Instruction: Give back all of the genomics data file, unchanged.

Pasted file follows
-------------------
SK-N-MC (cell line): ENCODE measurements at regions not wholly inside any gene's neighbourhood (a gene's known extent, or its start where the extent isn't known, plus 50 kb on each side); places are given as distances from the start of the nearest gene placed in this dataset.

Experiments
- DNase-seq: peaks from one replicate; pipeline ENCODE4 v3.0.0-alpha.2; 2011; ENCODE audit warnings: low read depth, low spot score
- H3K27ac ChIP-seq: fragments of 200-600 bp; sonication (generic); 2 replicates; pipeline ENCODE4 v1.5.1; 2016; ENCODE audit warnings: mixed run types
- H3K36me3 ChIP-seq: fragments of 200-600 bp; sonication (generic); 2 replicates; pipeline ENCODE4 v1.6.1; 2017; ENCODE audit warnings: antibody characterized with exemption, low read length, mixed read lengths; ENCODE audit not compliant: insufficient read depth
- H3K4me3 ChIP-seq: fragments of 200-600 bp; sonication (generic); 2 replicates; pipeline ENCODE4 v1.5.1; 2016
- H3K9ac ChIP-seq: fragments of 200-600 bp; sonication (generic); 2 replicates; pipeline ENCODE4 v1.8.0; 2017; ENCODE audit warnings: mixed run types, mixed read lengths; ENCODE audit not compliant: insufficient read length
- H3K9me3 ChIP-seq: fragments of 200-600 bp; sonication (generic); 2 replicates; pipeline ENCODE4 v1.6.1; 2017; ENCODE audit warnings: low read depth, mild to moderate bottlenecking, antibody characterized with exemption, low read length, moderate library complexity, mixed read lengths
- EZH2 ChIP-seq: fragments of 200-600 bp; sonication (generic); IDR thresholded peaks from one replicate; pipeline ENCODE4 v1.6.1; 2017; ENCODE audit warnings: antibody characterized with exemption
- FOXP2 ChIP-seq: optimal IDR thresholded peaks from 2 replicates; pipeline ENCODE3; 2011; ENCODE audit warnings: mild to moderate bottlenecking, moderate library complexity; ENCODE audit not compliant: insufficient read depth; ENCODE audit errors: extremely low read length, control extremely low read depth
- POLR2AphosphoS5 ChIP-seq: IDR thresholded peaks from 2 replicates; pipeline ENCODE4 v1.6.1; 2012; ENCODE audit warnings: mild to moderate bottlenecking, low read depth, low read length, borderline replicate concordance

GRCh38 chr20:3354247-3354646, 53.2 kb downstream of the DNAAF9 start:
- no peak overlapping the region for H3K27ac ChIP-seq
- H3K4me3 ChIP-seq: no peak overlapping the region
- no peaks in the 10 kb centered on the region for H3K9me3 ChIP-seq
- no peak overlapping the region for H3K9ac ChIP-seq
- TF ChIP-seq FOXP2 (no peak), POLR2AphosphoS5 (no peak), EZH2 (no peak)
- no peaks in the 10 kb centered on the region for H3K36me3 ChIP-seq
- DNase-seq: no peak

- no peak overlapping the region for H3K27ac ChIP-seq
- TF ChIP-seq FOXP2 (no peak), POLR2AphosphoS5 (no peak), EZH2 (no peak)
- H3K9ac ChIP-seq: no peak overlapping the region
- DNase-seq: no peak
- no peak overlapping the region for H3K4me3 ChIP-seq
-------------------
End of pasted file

SK-N-MC (cell line): ENCODE measurements at regions not wholly inside any gene's neighbourhood (a gene's known extent, or its start where the extent isn't known, plus 50 kb on each side); places are given as distances from the start of the nearest gene placed in this dataset.

Experiments
- DNase-seq: peaks from one replicate; pipeline ENCODE4 v3.0.0-alpha.2; 2011; ENCODE audit warnings: low read depth, low spot score
- H3K27ac ChIP-seq: fragments of 200-600 bp; sonication (generic); 2 replicates; pipeline ENCODE4 v1.5.1; 2016; ENCODE audit warnings: mixed run types
- H3K36me3 ChIP-seq: fragments of 200-600 bp; sonication (generic); 2 replicates; pipeline ENCODE4 v1.6.1; 2017; ENCODE audit warnings: antibody characterized with exemption, low read length, mixed read lengths; ENCODE audit not compliant: insufficient read depth
- H3K4me3 ChIP-seq: fragments of 200-600 bp; sonication (generic); 2 replicates; pipeline ENCODE4 v1.5.1; 2016
- H3K9ac ChIP-seq: fragments of 200-600 bp; sonication (generic); 2 replicates; pipeline ENCODE4 v1.8.0; 2017; ENCODE audit warnings: mixed run types, mixed read lengths; ENCODE audit not compliant: insufficient read length
- H3K9me3 ChIP-seq: fragments of 200-600 bp; sonication (generic); 2 replicates; pipeline ENCODE4 v1.6.1; 2017; ENCODE audit warnings: low read depth, mild to moderate bottlenecking, antibody characterized with exemption, low read length, moderate library complexity, mixed read lengths
- EZH2 ChIP-seq: fragments of 200-600 bp; sonication (generic); IDR thresholded peaks from one replicate; pipeline ENCODE4 v1.6.1; 2017; ENCODE audit warnings: antibody characterized with exemption
- FOXP2 ChIP-seq: optimal IDR thresholded peaks from 2 replicates; pipeline ENCODE3; 2011; ENCODE audit warnings: mild to moderate bottlenecking, moderate library complexity; ENCODE audit not compliant: insufficient read depth; ENCODE audit errors: extremely low read length, control extremely low read depth
- POLR2AphosphoS5 ChIP-seq: IDR thresholded peaks from 2 replicates; pipeline ENCODE4 v1.6.1; 2012; ENCODE audit warnings: mild to moderate bottlenecking, low read depth, low read length, borderline replicate concordance

GRCh38 chr20:3354247-3354646, 53.2 kb downstream of the DNAAF9 start:
- no peak overlapping the region for H3K27ac ChIP-seq
- H3K4me3 ChIP-seq: no peak overlapping the region
- no peaks in the 10 kb centered on the region for H3K9me3 ChIP-seq
- no peak overlapping the region for H3K9ac ChIP-seq
- TF ChIP-seq FOXP2 (no peak), POLR2AphosphoS5 (no peak), EZH2 (no peak)
- no peaks in the 10 kb centered on the region for H3K36me3 ChIP-seq
- DNase-seq: no peak

- no peak overlapping the region for H3K27ac ChIP-seq
- TF ChIP-seq FOXP2 (no peak), POLR2AphosphoS5 (no peak), EZH2 (no peak)
- H3K9ac ChIP-seq: no peak overlapping the region
- DNase-seq: no peak
- no peak overlapping the region for H3K4me3 ChIP-seq